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Calcasieu Parish Tax Assessor Wendy Aguillard. (American Press Archives)

Calcasieu Parish Tax Assessor Wendy Aguillard. (American Press Archives)

Informer: Property tax provisions in state Constitution

Last Modified: Wednesday, January 09, 2013 2:34 PM

By Andrew Perzo / American Press

Where can I find the Louisiana property tax law that the assessor is referring to? I would like to see the exact wording.

Not knowing exactly what it was the reader heard — or which assessor said it — The Informer can’t offer a precise answer. But in this case, generality may serve best.

Some provisions on property taxation can be found in Article VII of the state constitution. Others can be found among the Louisiana Revised Statutes, especially Title 47.

Taxing provisions are accessible via the Legislature’s website and the website of the Louisiana Tax Commission, which also lists taxing regulations and features a list of frequently asked questions on property taxes.

The URLs: and

Additionally, specific citations can be had from the assessors themselves. Calcasieu Parish Tax Assessor Wendy Aguillard said she’d be happy to answer any questions people may have. The number to her office is 721-3000.

Some provisions

Section 18 of Louisiana Constitution Article VII:

Subsection B — Lists the fair market value percentages used to obtain assessed value — 10 percent for land, 10 percent for residential improvements, 15 percent for commercial property.

Subsection C — Requires that agricultural, timber and marsh land be assessed at 10 percent of use value instead of fair market value.

Subsection E — “The correctness of assessments by the assessor shall be subject to review first by the parish governing authority, then by the Louisiana Tax Commission or its successor, and finally by the courts.”

Subsection F — Requires that property be reappraised “at intervals of not more than four years.”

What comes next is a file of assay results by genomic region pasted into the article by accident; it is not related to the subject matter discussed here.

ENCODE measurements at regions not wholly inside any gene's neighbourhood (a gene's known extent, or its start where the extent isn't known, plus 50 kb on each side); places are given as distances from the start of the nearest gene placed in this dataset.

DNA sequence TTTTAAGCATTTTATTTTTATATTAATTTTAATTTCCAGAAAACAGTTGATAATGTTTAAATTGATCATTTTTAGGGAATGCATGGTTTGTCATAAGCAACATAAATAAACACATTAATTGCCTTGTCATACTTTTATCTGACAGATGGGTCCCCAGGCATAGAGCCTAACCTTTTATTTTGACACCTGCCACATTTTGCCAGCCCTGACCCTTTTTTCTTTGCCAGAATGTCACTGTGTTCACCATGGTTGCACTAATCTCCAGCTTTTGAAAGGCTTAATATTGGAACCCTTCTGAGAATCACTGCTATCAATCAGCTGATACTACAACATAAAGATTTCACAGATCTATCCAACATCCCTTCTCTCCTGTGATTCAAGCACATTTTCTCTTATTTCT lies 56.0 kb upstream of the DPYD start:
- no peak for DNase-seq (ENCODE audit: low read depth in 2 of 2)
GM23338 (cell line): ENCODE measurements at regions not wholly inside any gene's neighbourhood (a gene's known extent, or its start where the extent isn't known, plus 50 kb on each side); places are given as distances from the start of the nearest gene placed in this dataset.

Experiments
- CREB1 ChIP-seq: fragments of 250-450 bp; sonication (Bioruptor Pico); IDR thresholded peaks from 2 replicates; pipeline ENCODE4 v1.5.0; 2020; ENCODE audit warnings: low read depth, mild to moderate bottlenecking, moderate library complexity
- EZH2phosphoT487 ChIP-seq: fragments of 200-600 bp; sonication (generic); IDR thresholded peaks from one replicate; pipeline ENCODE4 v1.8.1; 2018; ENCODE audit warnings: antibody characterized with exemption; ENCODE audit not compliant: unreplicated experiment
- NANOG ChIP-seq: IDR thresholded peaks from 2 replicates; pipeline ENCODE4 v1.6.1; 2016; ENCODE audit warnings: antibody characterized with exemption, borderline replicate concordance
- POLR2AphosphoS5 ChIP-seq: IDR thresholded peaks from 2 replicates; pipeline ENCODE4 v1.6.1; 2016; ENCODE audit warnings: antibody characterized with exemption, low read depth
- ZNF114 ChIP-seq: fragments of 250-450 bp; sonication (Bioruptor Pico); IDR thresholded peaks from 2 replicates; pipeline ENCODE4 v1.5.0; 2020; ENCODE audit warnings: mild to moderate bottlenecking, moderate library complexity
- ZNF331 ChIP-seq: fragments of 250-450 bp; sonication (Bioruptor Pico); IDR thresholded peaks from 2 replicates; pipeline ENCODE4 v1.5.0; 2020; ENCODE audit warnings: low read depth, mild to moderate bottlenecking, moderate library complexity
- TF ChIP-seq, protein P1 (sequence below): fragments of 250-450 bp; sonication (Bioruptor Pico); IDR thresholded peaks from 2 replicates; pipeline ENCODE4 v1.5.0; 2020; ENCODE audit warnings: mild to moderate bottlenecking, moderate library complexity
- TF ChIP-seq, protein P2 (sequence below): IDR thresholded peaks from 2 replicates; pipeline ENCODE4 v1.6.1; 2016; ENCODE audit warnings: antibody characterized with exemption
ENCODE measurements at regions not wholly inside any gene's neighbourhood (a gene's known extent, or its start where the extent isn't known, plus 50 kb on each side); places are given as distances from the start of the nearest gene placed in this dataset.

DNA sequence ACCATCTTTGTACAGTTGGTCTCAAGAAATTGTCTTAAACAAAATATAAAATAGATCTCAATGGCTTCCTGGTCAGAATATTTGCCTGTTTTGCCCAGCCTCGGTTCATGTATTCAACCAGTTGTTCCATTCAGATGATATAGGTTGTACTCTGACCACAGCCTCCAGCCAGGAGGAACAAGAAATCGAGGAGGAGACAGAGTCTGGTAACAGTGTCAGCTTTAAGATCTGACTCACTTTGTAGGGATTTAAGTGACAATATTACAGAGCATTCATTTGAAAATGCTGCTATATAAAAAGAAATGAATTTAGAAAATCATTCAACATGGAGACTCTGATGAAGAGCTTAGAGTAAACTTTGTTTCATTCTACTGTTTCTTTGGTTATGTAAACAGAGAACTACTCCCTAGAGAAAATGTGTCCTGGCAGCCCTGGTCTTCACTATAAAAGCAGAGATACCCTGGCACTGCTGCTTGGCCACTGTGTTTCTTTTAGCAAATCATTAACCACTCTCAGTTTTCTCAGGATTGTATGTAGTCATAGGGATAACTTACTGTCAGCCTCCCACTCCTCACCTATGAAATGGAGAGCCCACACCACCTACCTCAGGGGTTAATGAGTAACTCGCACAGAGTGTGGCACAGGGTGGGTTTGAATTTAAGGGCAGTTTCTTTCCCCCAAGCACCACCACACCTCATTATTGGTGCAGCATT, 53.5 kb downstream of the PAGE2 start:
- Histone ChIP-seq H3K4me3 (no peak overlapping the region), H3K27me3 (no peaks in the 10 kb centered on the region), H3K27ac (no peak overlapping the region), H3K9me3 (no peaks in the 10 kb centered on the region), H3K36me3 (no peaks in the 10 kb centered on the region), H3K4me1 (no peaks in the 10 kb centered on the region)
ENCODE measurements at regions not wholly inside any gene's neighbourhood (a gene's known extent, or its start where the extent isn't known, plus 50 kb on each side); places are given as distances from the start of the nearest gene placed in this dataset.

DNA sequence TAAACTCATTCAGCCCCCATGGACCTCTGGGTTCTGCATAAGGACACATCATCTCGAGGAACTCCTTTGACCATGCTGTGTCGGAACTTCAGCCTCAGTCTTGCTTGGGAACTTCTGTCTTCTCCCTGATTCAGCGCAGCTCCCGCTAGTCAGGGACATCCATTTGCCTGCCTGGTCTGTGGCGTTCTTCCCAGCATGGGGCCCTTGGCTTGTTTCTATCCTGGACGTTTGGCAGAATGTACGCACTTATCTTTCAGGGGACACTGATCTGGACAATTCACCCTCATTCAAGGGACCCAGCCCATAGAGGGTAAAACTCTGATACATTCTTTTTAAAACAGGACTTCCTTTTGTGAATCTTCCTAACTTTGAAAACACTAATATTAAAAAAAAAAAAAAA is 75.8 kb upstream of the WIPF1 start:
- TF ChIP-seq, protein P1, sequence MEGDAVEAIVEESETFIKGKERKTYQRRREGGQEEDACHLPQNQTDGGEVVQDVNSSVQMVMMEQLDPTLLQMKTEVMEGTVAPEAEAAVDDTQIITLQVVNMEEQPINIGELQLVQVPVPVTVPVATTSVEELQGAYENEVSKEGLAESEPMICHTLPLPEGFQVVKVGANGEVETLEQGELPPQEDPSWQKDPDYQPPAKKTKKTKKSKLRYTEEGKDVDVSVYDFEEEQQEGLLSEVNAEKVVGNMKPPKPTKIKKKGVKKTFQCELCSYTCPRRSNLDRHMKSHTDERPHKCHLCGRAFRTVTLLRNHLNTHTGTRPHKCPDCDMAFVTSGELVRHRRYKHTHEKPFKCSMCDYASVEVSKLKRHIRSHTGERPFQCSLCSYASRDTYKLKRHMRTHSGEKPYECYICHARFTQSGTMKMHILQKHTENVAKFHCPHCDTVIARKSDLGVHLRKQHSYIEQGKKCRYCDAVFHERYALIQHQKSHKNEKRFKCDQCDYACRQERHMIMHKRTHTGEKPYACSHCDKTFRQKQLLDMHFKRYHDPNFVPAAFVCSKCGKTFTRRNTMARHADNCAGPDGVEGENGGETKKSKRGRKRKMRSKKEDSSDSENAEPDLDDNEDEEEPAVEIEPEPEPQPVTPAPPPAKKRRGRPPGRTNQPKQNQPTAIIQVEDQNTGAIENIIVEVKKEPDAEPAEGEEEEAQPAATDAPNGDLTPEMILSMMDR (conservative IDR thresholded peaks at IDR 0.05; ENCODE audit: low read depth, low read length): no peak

Section 23 of Article VII:

Subsection B — Requires taxing bodies to adjust taxes to maintain collection amounts, preventing them from seeing windfalls when values rise or shortfalls when they decline.

Subsection C — Taxing bodies, with a two-thirds vote of their members in a publicly advertised open meeting, can boost rates without voter approval — though not beyond the previous year’s maximum.

(As property values increase, tax rates decline, Aguillard said. If a taxing body chooses not to roll forward one year, she said, that year’s rate becomes the maximum for the next year.)

Subsection D — Exempts from reassessment those millages levied to pay off general obligation bonds.


City plans to remedy sign situation

The Shadows subdivision off west Sale Road has a decorative, planted area separating the entrance and exit on Magnolia Lane.

There is no signage alerting traffic entering the subdivision from Sale Road that the eastern street is exit-only. Drivers westbound on Sale Road could easily enter the exit lane into oncoming traffic exiting the subdivision.

What is the city’s policy in this situation?

City Administrator John Cardone said he passed the information on to the Public Works Department’s Traffic and Communication Division, which will put up signs.


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The Informer answers questions from readers each Sunday, Monday and Wednesday. It is researched and written by Andrew Perzo, an American Press staff writer. To ask a question, call 494-4098, press 5 and leave voice mail, or email

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